Professional horse riders – do you need a written contract with your owners?

We are lawyers, and so of course the short answer is: yes, you do. However, there is more to it than that.

We work with many professional riders (especially event riders), and as is common in equestrian sport, many do not have formal contractual arrangements in place – whether these are with horse owners, yard/land owners, employees or suppliers. This article focuses on the professional rider and horse owner relationship in particular, as regards the main equine sport disciplines (eventing, showjumping and dressage). This article does not deal with the position in horseracing – largely because there is a regulatory obligation for trainers to have a training agreement in place with their owners. 

The owner/rider relationship is a nuanced one and can be a careful thing to manage. Most professional riders simply cannot operate without the support of their owners. Owners pay to keep and run horses, and in exchange they get to share in the highs (and of course, lows) of taking a horse to potentially top level competition.  Without owners’ support the equestrian sport business model largely breaks down. Therefore, it can be uncomfortable for riders, especially younger/newer professionals, to present owners with formal legal terms.

That difficulty will continue to be perpetuated until there is an industry wide change in approach, with many riders continuing to rely on loose arrangements. One way to break through this is to prepare documents with exactly that in mind, which are fair to riders and owners alike, but also serve to sufficiently protect a rider’s position in case things do go wrong. It is important that the document is as concise as possible, and readily understandable by both parties.

Whilst parties fortunately tick along according to their informal arrangements most of the time, when issues do arise, that can really impact a professional rider’s business. As a specialist equine and bloodstock litigation team, you will not be surprised to learn from us that litigation is often expensive and time consuming. Many professional riders do not have large amounts of excess cashflow to divert to that exercise – and even if they do, they would probably rather spend that money on growing their business rather than bringing or fighting claims. Investing some time at the start to formalise arrangements so that everyone knows where they stand, can simplify litigation or even avoid it altogether.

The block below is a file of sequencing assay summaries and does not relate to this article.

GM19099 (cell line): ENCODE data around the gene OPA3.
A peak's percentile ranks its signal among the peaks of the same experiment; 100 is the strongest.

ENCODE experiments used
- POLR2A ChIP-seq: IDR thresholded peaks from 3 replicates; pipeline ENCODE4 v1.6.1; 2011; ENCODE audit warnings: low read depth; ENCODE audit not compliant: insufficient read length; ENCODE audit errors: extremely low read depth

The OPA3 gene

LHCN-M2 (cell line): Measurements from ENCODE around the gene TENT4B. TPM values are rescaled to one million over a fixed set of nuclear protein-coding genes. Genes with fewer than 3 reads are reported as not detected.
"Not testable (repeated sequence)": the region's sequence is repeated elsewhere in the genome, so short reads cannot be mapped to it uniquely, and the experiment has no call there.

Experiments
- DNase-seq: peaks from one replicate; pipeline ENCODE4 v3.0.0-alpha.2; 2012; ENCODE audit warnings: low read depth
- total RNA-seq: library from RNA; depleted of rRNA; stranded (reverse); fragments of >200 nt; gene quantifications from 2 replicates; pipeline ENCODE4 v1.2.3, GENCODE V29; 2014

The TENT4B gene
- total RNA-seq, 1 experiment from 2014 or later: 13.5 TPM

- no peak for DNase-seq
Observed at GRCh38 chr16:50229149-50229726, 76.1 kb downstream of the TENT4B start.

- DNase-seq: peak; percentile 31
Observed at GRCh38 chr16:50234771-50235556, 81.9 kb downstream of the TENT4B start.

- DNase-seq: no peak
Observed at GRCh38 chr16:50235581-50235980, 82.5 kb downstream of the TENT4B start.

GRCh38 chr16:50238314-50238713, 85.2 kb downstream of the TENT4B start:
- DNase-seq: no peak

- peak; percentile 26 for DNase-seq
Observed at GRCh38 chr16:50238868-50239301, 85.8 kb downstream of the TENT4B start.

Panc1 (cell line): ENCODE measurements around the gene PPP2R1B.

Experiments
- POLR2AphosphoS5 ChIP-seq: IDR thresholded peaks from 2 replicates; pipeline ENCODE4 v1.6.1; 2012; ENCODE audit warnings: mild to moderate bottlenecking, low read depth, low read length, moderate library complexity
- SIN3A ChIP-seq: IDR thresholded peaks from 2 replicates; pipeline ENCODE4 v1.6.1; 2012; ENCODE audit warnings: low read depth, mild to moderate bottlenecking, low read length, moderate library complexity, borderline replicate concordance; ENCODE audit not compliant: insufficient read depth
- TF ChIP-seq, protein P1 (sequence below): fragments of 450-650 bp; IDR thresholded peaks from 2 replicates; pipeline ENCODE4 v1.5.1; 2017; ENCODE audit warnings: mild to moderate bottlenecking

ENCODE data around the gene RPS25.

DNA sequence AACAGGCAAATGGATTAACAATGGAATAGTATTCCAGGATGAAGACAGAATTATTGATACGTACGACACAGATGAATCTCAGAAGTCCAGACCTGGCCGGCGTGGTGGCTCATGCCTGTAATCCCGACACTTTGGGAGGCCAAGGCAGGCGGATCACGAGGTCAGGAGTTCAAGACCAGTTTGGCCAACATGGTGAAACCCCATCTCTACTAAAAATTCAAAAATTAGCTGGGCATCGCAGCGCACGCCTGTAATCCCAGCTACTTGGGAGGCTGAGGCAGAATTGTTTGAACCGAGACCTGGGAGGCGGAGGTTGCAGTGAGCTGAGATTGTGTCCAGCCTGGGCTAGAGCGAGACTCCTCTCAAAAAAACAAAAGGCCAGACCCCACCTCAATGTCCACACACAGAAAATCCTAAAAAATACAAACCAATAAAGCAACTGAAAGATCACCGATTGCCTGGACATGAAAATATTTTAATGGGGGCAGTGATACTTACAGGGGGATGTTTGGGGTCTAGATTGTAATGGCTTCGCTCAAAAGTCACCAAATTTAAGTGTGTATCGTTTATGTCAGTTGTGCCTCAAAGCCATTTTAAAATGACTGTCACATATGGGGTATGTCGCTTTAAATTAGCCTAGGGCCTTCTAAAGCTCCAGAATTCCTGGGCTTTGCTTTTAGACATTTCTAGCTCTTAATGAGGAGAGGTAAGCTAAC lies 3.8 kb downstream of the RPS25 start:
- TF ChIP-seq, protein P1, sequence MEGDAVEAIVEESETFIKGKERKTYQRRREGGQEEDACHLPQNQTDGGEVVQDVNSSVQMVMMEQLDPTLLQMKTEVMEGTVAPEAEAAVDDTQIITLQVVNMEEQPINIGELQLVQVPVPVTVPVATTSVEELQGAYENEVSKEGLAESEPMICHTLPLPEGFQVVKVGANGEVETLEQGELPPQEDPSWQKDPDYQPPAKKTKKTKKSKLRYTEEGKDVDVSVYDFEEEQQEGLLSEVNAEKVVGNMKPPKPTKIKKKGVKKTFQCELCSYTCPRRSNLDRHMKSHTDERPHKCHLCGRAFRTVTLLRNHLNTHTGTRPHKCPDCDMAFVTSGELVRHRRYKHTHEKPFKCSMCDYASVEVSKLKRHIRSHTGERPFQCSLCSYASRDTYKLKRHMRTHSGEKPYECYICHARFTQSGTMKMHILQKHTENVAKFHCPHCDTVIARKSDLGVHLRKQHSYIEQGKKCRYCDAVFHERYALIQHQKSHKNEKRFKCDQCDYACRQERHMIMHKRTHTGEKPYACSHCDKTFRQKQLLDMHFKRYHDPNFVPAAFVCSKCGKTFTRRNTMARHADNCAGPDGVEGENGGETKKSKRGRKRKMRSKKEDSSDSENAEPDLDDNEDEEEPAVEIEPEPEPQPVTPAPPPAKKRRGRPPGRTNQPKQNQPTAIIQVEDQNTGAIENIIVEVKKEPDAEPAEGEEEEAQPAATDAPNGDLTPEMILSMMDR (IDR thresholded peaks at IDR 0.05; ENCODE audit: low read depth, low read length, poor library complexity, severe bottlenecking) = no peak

What should you include in a typical contract?

Everyone’s specific situation will be different, but here are a few points a professional rider (and their advisors) should consider when it comes to contractual arrangements with owners:

  • Fees and invoicing are key, so you will need a clear and transparent pricing structure as well as a mechanism for revising pricing in future.
  • There should also be a reasonable control mechanism in place for failure to pay any costs (livery fees or entry fees) – for example, a contractual lien which you can enforce in the event of non-payment (a lien is a right to retain and then sell the horse, in order to clear the debt).
  • The parties should also broadly agree their responsibilities – whilst recognising that professional equestrian sport is unpredictable and riders simply cannot guarantee results.
  • You might also need to consider any key sponsorship arrangements and ensure there are no conflicts.
  • What happens if the owner decides to move or sell the horse? You would probably want to include a minimum termination notice period (and that notice period might change depending if the notice is given during the competition season).
  • Whilst it might be unpleasant to think about, a horse may become severely injured or may even pass away within the rider’s care. Therefore, and depending on the relationship, a professional rider may wish to consider reasonable exclusion or limitation of liability provisions, to mitigate or even discourage later litigation by a disgruntled owner.
  • Linked to that, you should also give some thought to insurance responsibilities and how that might be reflected in your contractual arrangements.

As an aside, many professional riders agree to sell horses in their care on behalf of their owners – sometimes charging the owner a commission when the horse sells. It is a good idea to formalise that arrangement in writing, to bring certainty to the obligations of both parties (and hopefully mitigate a potential dispute later). Those obligations might be included in your owner agreement or via a separate document, depending on your particular circumstances. 

If you are thinking about formalising your arrangements with your owners, a standard written contract, updated periodically, is likely to be the most cost effective method. We can discuss your particular requirements; we work in tandem with our Commercial colleagues and, importantly, can ensure a sensitive and fair approach, because we understand the wider context of professional equine sport.

For more information on this article, please contact Joanne Saye. Joanne is an Associate in the Dispute Resolution team and is a specialist equine and bloodstock litigator.

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